2 My brothers, consider it a great joy when trials of many kinds come upon you,
3 for you well know that the testing of your faith produces perseverance, and
4 perseverance must complete its work so that you will become fully developed, complete, not deficient in any way.
7 That sort of person, in two minds,
8 inconsistent in every activity, must not expect to receive anything from the Lord.
10 and the rich in being brought low. For the rich will last no longer than the wild flower;
11 the scorching sun comes up, and the grass withers, its flower falls, its beauty is lost. It is the same with the rich: in the middle of a busy life, the rich will wither.
67 Before I was punished I used to go astray, but now I keep to your promise.
68 You are generous and act generously, teach me your will.
71 It was good for me that I had to suffer, the better to learn your judgements.
72 The Law you have uttered is more precious to me than all the wealth in the world.
75 I know, Yahweh, that your judgements are upright, and in punishing me you show your constancy.
76 Your faithful love must be my consolation, as you have promised your servant.
11 The Pharisees came up and started a discussion with him; they demanded of him a sign from heaven, to put him to the test.
13 And, leaving them again, he re-embarked and went away to the other side.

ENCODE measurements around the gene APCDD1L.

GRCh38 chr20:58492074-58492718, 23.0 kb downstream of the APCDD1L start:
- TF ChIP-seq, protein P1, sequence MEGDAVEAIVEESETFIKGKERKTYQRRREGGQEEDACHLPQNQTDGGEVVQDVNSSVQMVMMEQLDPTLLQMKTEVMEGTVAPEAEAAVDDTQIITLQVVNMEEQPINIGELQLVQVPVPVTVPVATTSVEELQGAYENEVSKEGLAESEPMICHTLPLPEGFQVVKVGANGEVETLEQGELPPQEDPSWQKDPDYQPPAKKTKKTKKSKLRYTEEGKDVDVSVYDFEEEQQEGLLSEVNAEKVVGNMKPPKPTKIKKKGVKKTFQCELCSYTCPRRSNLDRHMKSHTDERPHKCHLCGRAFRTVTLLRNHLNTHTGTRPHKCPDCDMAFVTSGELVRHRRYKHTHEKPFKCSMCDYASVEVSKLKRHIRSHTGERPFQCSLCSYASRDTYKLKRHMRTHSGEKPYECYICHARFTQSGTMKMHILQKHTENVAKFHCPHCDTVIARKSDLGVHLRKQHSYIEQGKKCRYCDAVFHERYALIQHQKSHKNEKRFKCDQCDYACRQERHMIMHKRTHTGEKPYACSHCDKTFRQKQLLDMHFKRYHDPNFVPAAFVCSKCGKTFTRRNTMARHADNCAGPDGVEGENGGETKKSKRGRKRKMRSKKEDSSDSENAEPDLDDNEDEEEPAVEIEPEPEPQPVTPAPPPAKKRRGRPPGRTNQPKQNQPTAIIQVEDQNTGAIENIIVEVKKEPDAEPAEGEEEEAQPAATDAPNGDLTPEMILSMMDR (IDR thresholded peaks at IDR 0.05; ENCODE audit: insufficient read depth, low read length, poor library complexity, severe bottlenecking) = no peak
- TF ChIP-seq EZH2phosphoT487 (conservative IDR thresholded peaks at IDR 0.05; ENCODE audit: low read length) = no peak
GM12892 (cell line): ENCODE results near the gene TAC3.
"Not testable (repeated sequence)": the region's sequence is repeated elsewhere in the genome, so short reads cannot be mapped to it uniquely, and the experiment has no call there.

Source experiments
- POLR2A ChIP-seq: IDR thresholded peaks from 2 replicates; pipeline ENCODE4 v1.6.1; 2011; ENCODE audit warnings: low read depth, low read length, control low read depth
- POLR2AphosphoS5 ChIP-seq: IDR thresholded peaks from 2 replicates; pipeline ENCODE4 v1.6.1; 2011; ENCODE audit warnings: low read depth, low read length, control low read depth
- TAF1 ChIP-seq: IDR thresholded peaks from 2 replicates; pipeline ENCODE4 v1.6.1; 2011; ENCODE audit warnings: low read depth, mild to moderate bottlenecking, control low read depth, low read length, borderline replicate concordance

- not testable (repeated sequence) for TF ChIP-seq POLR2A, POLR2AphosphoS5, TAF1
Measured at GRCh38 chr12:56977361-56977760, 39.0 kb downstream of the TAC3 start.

Reading 1, First Peter 1:10-16: 10 This salvation was the subject of the search and ... Responsorial Psalm, Psalms 98:1, 2-3, 3-4: 1 [Psalm] Sing a new song to Yahweh, for he has ... Gospel, Mark 10:28-31: 28 Peter took this up. 'Look,' he said to him, 'we have left ... continue readingMore Daily Readings
The New Jerusalem Bible (NJB) is a Catholic translation of the Bible published in 1985. The New Jerusalem Bible (NJB) has become the most widely used Roman Catholic Bible outside of the United States. It has the imprimatur of Cardinal George Basil Hume.
Like its predecessor, the Jerusalem Bible, the New Jerusalem Bible (NJB) version is translated "directly from the Hebrew, Greek or Aramaic." The 1973 French translation, the Bible de Jerusalem, is followed only "where the text admits to more than one interpretation." Introductions and notes, with some modifications, are taken from the Bible de Jerusalem.
Source: The Very Reverend Dom (Joseph) Henry Wansbrough, OSB, MA (Oxon), STL (Fribourg), LSS (Rome), a monk of Ampleforth Abbey and a biblical scholar. He was General Editor of the New Jerusalem Bible. "New Jerusalem Bible, Regular Edition", pg. v.